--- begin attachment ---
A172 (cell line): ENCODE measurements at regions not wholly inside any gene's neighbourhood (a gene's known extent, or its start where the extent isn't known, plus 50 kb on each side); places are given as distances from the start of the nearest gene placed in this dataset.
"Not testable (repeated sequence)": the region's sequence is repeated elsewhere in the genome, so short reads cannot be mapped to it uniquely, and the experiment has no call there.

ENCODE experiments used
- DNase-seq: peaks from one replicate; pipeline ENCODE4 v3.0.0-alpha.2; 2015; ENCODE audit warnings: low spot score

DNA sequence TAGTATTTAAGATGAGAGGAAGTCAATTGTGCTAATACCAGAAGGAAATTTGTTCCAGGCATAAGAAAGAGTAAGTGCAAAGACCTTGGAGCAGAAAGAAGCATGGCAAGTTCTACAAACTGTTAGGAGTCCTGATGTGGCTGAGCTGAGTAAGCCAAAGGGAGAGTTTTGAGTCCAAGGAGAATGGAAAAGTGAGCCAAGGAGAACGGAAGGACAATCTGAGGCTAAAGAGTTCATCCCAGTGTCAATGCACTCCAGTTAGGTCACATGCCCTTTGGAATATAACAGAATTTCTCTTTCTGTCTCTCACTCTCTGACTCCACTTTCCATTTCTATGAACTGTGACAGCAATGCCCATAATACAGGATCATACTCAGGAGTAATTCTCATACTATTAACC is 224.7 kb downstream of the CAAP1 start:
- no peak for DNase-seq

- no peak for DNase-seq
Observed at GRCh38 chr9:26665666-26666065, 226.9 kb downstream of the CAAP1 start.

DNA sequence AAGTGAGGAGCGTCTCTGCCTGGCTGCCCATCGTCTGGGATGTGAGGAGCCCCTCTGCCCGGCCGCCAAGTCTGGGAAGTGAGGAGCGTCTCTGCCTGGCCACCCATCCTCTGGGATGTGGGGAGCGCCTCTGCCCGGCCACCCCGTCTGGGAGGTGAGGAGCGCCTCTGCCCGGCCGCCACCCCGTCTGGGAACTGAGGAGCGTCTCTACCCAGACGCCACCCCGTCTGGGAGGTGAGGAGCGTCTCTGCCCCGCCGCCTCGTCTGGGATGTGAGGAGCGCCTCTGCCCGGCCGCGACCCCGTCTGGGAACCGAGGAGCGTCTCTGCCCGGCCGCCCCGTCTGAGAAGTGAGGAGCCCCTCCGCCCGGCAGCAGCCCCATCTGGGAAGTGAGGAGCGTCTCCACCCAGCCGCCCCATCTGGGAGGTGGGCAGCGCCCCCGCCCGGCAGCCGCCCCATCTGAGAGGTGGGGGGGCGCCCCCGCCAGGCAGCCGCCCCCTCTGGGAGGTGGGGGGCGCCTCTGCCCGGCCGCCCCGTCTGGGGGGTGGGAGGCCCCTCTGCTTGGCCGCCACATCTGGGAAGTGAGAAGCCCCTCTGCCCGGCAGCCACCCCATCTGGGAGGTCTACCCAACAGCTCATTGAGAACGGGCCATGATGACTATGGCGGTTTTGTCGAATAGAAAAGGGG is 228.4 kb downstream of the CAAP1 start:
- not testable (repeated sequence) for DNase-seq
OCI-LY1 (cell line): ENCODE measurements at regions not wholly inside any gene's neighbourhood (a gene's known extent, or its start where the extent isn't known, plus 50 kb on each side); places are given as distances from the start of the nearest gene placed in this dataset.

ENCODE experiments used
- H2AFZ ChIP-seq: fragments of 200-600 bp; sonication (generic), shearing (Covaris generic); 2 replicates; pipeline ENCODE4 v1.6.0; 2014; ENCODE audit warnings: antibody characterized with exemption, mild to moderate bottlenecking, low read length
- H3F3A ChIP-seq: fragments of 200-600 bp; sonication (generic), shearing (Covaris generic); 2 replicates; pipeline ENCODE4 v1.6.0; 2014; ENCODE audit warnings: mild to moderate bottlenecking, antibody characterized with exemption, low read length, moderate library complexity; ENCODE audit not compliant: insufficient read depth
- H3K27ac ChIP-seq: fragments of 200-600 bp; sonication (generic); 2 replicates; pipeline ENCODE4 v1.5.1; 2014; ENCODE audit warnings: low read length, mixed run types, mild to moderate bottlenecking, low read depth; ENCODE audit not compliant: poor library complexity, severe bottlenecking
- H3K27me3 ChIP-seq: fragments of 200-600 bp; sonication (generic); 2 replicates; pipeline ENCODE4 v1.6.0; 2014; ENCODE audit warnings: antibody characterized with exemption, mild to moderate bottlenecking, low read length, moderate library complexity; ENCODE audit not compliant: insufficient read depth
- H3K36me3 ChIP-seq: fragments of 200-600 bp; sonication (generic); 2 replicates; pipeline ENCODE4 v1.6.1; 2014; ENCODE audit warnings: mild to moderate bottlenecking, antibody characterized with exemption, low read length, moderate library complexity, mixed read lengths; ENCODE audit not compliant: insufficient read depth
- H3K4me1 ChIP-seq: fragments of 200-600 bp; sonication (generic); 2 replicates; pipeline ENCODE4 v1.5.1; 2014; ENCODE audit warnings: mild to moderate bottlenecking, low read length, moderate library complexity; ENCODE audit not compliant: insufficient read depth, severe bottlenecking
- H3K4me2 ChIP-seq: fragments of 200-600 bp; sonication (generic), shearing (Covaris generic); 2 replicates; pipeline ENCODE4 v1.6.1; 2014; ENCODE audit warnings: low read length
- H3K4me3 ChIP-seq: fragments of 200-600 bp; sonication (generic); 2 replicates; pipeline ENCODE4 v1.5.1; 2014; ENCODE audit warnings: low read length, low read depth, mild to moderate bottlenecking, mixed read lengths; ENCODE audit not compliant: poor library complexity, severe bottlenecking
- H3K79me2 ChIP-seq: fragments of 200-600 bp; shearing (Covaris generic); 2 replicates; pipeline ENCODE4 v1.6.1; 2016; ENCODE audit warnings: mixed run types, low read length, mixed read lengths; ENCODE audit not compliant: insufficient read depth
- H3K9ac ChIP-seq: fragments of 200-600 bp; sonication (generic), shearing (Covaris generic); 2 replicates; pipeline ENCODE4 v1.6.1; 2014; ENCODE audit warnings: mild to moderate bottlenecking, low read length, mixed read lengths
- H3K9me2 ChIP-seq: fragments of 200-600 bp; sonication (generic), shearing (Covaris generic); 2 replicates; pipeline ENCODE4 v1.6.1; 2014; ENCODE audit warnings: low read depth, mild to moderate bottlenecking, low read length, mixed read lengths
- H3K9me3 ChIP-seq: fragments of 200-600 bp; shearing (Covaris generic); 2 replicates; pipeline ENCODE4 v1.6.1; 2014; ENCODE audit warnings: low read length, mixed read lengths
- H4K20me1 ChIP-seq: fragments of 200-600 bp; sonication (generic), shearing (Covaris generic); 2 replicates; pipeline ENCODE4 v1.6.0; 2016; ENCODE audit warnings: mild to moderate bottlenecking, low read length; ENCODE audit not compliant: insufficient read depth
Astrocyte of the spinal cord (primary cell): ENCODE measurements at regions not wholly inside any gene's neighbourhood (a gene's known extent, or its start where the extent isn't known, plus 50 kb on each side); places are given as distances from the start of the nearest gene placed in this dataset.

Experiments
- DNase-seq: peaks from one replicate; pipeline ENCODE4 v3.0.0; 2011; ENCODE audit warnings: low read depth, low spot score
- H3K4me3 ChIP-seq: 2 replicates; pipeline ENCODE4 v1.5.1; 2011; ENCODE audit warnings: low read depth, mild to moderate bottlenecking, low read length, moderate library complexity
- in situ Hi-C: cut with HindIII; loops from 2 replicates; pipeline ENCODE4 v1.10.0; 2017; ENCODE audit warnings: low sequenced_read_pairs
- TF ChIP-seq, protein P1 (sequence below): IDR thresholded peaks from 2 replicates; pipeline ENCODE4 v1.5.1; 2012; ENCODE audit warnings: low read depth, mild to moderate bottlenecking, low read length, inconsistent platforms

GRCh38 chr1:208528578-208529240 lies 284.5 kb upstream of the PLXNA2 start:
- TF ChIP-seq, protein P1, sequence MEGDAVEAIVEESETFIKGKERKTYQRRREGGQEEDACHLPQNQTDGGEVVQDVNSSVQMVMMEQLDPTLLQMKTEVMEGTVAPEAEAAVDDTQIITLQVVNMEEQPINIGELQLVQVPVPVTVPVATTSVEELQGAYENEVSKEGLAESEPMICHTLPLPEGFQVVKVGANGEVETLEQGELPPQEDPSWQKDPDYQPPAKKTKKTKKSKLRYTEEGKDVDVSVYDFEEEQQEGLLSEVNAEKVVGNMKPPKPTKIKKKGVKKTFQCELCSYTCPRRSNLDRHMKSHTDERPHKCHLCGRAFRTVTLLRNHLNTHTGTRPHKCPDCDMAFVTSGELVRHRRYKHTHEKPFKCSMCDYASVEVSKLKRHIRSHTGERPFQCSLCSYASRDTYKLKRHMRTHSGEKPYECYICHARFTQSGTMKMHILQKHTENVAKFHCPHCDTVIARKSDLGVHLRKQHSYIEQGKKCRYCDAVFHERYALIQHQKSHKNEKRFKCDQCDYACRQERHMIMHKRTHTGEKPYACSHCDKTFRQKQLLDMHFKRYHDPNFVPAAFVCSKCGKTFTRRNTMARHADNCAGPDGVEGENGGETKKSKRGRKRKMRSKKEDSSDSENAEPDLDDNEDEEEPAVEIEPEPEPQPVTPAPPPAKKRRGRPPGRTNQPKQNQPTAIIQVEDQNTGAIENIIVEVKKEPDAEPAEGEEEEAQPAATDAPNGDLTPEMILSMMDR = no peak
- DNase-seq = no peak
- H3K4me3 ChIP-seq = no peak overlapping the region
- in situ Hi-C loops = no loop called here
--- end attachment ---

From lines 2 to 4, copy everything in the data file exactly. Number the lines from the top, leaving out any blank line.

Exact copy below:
"Not testable (repeated sequence)": the region's sequence is repeated elsewhere in the genome, so short reads cannot be mapped to it uniquely, and the experiment has no call there.

ENCODE experiments used
- DNase-seq: peaks from one replicate; pipeline ENCODE4 v3.0.0-alpha.2; 2015; ENCODE audit warnings: low spot score